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'God on the ukulele'

Shimabukuro became international sensation covering While My Guitar Gently Weeps

Hey there, time traveller!
This article was published 8/7/2014 (2097 days ago), so information in it may no longer be current.

In 2006, someone quietly posted a video to YouTube featuring a ukulele virtuoso by the name of Jake Shimabukuro, performing a breathtakingly fast cover of George Harrison's While My Guitar Gently Weeps. The clip was accompanied by a single-line caption: "this guy is a God on the ukulele."

The video went viral, and Shimabukuro, then relatively unknown outside his native Hawaii and Japan, became an international sensation. The clip, which has since been viewed more than 13 million times, introduced the world to a singular talent. His incredible dexterity, both technically and musically, wowed critics, fans and fellow musicians alike; Pearl Jam frontman and fellow ukulele enthusiast Eddie Vedder is a big fan. A career was launched.

Shimabukuro became an international sensation after posting a video in 2006 of his cover of George Harrison's While My Guitar Gently Weeps.

Shimabukuro became an international sensation after posting a video in 2006 of his cover of George Harrison's While My Guitar Gently Weeps.

His is a star to which many want to hitch their wagon, including Alan Parsons -- yes, the Alan Parsons -- who produced Shimabukuro's latest album, 2012's Grand Ukulele. The legendary English producer/engineer had attended a couple of Shimabukuro's shows near his home in Santa Barbara, Calif., and had become something of a follower.

"I found out he was at my shows after the fact, which is probably a good thing because I think I'd be too nervous to play," laughs Shimabukuro, who will perform a Saturday night slot on the mainstage at the Winnipeg Folk Festival, which kicks off tonight with headliner Bonnie Raitt. "Then he talked about me in one of his interviews, and I happened to catch that interview. I thought, 'Is this, like, a prank?'"

A few months later, the Honolulu-based musician found himself performing once again in the Santa Barbara area and finally met Parsons. "We went out to dinner. All I could think was, 'I'm having dinner with Alan Parsons!' He casually mentioned that he'd like to work with me. I couldn't believe it."

Often, those giddy, caught-up-in-the-moment pledges of "we should totally work together!" don't amount to much, but Parsons made good on his word. Six months after that fateful dinner, Parsons and Shimabukuro -- along with a high-profile rhythm section, including drummer Simon Phillips (the Who, Toto), session bassist Randy Tico and Kip Winger (Winger, Alice Cooper) and a 29-piece orchestra -- were in the studio recording Grand Ukulele.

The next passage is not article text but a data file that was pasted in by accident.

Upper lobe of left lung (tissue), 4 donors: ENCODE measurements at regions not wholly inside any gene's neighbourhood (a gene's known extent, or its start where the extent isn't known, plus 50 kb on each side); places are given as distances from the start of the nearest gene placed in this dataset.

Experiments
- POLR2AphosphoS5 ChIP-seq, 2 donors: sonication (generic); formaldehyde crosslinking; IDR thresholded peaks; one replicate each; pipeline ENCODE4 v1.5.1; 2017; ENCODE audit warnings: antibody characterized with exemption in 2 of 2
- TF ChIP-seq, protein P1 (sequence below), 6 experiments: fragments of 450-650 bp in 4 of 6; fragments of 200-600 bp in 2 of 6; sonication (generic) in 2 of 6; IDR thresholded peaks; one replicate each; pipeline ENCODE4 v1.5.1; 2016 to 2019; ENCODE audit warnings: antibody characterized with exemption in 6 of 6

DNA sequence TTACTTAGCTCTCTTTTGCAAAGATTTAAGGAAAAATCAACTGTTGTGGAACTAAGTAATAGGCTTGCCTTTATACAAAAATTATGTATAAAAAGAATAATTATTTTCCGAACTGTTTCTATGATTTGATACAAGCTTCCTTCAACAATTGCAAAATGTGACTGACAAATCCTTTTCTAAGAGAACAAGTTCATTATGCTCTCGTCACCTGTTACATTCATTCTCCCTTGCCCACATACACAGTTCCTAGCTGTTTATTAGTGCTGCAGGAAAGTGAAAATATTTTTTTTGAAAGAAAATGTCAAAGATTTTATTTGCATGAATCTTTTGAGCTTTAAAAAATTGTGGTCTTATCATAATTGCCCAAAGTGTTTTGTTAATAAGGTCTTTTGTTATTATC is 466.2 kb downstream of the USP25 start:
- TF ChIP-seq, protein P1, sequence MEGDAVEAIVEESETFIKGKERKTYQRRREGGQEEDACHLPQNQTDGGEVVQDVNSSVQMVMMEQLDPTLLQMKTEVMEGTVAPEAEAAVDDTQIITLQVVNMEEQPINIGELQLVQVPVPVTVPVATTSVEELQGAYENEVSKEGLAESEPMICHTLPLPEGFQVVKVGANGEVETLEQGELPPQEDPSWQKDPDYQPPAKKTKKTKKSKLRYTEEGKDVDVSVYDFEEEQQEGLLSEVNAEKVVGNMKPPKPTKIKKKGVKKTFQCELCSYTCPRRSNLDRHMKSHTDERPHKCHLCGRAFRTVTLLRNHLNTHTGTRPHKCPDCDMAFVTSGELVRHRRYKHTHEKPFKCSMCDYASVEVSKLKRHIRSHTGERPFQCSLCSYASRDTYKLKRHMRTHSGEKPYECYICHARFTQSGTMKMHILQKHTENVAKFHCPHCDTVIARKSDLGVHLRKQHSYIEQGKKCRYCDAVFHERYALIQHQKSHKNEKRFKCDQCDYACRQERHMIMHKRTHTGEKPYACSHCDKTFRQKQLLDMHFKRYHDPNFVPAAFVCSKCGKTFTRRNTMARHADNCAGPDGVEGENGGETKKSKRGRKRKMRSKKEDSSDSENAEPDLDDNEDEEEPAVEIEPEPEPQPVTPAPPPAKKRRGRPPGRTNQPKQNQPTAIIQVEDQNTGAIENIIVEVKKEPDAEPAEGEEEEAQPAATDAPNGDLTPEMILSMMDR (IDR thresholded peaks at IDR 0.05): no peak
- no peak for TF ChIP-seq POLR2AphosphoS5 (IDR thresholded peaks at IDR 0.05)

"One of the things we're most proud of about this record is that there are no overdubs," Shimabukuro says. "I was surprised he wanted to do everything live. I know he likes doing a lot of post-production. It was quite a challenge but it was a wonderful thing. When everyone's playing together, there's a different energy. You could tell everyone was really listening to each other."

Before Shimabukuro, 37, was making music with Alan Parsons, he made music with his mom at home in Honolulu.

"I was born and raised in Hawaii, where everyone learns to play the ukulele at some point," he says with a laugh. "My mom put it in my hands when I was four years old."

As a kid, he spent hours playing traditional Hawaiian folk tunes. It wasn't until high school, when he mastered a ukulele cover of Extreme's ballad More Than Words -- a song his less imaginative classmates were learning on guitar -- that his world changed. "When I realized I could play that on the ukulele, I started experimenting with more pop and rock," he says. "I started to really expand my palette."

It was around that time that he learned an important truth about himself as a musician. "I couldn't sing," he says with a laugh. "I was a horrible singer. I would try to write a song for a girl or something, but I realized I couldn't sing and should never sing."

Success hasn't come overnight for Shimabukuro; he released several solo albums before that YouTube video -- uploaded without his knowledge, by the way -- propelled him to the next level.

"I was very fortunate," he says. "I feel like I was at the right place at the right time. It completely changed my life. I feel like it opened a lot of doors for me. People knew who I was from the video -- 'That's the Asian ukulele guy!' It helped me build a career."

Fame isn't the goal, however. Shimabukuro just wants to share his love of the ukulele, through concerts, master classes and workshops. He's committed to his craft; he still practises for hours a day. "I'm always discovering new music. I challenge myself with different styles and genres. There's never a dull moment."

Indeed, Shimabukuro is continuously surprised by the possibilities that exist within the limits of four strings.

"Those limitations are what gives the ukulele its character and uniqueness," he says. "Every time I play the ukulele, I realize something new. It's those little discoveries that inspire me.

"The ukulele is a little treasure box."



Jen Zoratti

Jen Zoratti

Jen Zoratti is a Winnipeg Free Press columnist and co-host of the paper's local culture podcast, Bury the Lede.

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